April 8, 2013, 4:57 am
Philadelphia — Massive open online courses have gained renown among academics for their impressive enrollment figures and, conversely, their unimpressive completion rates.
What accounts for the high attrition in MOOCs, and what does it mean? Coursera and data researchers at several partner universities of the MOOC provider have begun trying to answer those questions by learning more about why students wash out of MOOCs—and what instructors and course designers could do to stem the tide.
Some of that research was on display over the weekend at Coursera’s first-ever partners’ conference, where MOOC professors, instructional designers, and various invited guests spent two days talking shop.
The data so far are preliminary. But the company believes that the low completion rates in its early courses should not be read—as many critics have done—as an indictment of the MOOC…
February 18, 2013, 4:56 am
Students regularly drop out of massive open online courses before they come to term. For a professor to drop out is less common.
But that is what happened on Saturday in “Microeconomics for Managers,” a MOOC offered by the University of California at Irvine through Coursera. Richard A. McKenzie, an emeritus professor of enterprise and society at the university’s business school, sent a note to his students announcing that he would no longer be teaching the course, which was about to enter its fifth week.
“Because of disagreements over how to best conduct this course, I’ve agreed to disengage from it, with regret,” Mr. McKenzie wrote.
Mr. McKenzie’s departure marks the second debacle for Coursera this month. Another of the company’s courses, “Fundamentals of Online Education,” was suspended indefinitely after technical and design issues made it too dysfunctional to continue. That…
February 11, 2013, 4:55 am
Washington — Scholarly publishers that want to flourish in the 21st century can’t just keep producing content and selling it to customers. They have to understand how those “end users” work and come up with solutions to help them do their work better.
That advice dominated the annual meeting of the Association of American Publishers’ Professional and Scholarly Publishing Division, which concluded here on Friday. The meeting brings together commercial academic publishers, including Elsevier and John Wiley & Sons, some of the larger university presses, and scholarly associations with significant publishing programs, like the American Chemical Society and the American Psychological Association.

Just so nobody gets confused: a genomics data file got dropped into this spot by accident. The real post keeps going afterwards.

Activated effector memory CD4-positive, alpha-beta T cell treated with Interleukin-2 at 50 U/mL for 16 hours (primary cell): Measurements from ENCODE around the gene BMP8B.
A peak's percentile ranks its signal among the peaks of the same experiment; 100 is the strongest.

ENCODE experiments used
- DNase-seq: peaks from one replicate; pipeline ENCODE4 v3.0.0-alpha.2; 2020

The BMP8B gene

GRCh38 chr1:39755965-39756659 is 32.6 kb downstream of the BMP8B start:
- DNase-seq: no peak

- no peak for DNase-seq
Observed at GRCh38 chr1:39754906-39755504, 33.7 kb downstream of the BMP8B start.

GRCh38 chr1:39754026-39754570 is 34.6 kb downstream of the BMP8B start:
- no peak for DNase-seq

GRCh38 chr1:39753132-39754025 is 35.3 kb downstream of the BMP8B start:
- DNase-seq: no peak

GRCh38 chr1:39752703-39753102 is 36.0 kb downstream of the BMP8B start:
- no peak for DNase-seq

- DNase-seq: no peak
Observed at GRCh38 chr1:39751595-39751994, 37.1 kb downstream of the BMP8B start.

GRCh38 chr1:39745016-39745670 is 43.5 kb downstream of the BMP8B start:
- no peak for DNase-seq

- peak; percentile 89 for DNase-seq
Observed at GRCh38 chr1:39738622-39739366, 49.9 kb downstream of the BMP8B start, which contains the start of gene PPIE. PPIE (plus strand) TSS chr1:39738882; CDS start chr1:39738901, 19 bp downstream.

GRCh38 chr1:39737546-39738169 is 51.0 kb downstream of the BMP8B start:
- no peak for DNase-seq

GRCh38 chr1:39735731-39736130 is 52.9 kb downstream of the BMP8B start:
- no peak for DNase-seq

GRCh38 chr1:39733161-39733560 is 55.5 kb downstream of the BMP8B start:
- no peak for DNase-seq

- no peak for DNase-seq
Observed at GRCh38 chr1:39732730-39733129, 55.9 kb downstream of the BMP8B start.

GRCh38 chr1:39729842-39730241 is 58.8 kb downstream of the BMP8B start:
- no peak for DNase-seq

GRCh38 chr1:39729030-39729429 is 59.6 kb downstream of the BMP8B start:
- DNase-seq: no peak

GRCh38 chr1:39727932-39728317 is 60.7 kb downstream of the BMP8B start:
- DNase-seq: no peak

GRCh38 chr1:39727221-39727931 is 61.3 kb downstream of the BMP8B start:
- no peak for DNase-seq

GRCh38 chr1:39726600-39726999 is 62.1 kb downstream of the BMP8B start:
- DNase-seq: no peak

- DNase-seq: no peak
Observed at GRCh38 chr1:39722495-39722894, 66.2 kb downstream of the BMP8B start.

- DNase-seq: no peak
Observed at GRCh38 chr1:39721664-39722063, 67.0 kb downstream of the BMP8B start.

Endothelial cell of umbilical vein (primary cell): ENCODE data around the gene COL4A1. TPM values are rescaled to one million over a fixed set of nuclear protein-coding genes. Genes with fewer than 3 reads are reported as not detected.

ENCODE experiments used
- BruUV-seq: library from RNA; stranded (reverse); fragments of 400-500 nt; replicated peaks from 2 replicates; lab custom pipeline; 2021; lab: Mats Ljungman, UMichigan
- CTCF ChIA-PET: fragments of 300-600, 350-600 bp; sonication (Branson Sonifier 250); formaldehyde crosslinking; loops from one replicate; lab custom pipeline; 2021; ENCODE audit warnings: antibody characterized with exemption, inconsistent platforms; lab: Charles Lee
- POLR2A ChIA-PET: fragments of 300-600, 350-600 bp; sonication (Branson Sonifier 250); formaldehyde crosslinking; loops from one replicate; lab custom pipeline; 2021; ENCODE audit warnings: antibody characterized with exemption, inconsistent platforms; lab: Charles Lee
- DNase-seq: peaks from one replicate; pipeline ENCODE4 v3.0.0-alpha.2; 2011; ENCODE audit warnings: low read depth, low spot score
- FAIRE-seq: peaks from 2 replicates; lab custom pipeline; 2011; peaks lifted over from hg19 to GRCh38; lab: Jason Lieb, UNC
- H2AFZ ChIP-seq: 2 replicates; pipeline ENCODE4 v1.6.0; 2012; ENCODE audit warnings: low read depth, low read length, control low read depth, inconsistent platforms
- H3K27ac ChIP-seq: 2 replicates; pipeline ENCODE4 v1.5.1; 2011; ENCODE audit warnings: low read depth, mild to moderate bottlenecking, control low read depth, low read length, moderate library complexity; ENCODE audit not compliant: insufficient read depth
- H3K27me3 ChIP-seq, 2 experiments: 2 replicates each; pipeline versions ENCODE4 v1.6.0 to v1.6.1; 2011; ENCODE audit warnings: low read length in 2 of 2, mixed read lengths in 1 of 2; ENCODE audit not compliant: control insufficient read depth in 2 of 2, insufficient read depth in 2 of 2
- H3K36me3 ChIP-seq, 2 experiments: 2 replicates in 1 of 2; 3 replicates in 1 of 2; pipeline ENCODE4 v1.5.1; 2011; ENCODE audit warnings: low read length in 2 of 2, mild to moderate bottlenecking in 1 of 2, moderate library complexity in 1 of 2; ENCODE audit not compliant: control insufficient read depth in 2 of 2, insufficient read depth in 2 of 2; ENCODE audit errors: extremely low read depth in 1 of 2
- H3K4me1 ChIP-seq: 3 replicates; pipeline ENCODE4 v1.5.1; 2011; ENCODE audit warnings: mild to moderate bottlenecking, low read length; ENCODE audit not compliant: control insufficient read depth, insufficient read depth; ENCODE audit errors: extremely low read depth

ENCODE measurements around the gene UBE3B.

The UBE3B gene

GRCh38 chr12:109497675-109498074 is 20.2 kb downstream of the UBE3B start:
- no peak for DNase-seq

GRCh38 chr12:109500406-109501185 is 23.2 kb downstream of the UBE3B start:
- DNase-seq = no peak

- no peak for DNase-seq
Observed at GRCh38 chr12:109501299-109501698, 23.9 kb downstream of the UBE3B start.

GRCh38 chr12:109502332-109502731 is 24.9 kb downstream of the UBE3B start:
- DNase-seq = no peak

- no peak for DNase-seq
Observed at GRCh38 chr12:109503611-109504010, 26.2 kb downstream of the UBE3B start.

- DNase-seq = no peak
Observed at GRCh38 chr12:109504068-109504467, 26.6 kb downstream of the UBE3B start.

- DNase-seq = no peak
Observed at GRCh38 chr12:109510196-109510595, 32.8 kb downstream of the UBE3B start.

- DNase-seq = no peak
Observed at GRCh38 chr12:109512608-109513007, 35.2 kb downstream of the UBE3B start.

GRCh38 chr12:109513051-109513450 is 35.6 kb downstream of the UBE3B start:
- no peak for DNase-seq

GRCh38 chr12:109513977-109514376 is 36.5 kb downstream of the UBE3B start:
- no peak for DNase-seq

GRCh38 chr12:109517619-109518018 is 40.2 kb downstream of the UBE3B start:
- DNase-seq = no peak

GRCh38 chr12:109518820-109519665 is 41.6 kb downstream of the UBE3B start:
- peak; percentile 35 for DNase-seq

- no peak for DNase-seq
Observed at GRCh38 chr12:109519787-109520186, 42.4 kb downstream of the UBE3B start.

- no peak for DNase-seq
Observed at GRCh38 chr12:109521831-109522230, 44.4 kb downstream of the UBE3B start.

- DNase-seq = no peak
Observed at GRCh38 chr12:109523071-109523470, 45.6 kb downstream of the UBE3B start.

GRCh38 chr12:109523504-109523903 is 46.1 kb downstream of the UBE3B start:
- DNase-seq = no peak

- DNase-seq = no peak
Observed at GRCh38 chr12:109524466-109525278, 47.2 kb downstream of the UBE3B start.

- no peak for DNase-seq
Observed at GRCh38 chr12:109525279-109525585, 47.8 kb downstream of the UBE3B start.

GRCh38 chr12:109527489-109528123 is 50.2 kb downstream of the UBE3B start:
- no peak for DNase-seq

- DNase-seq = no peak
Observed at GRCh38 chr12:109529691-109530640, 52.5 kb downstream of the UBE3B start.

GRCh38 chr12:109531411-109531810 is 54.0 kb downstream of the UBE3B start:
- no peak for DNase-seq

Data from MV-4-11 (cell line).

“If we’re going to sustain ourselves, we can’t just continue to take what our authors deliver to us and provide publishing services,” Steve Smith, Wiley’s president and chief executive…
January 9, 2013, 5:00 am
How is a major provider of free online courses going to tell whether you are who you say you are? By how you type.
The company, Coursera, plans to announce on Wednesday the start of a pilot project to check the identities of its students and offer “verified certificates” of completion, for a fee. A key part of that validation process will involve what Coursera officials call “keystroke biometrics”—analyzing each user’s pattern and rhythm of typing to serve as a kind of fingerprint.
The company has long said that it planned to bring in revenue by charging a fee to students who complete courses and want to prove that achievement. And Coursera has long recognized that its biggest challenge would be setting up a system to check identity. Other providers of free online courses, which are often called massive open online courses, or MOOCs, have decided to work with testing centers and …
November 14, 2012, 2:29 pm
Disaster plans used to seem like “kind of a bother” to Lance D. Query, Tulane University’s director of libraries. Then, in 2005, Hurricane Katrina hit New Orleans, flooding Tulane’s Howard-Tilton Memorial Library with more than eight feet of water. “I look at them much more carefully now,” says Mr. Query.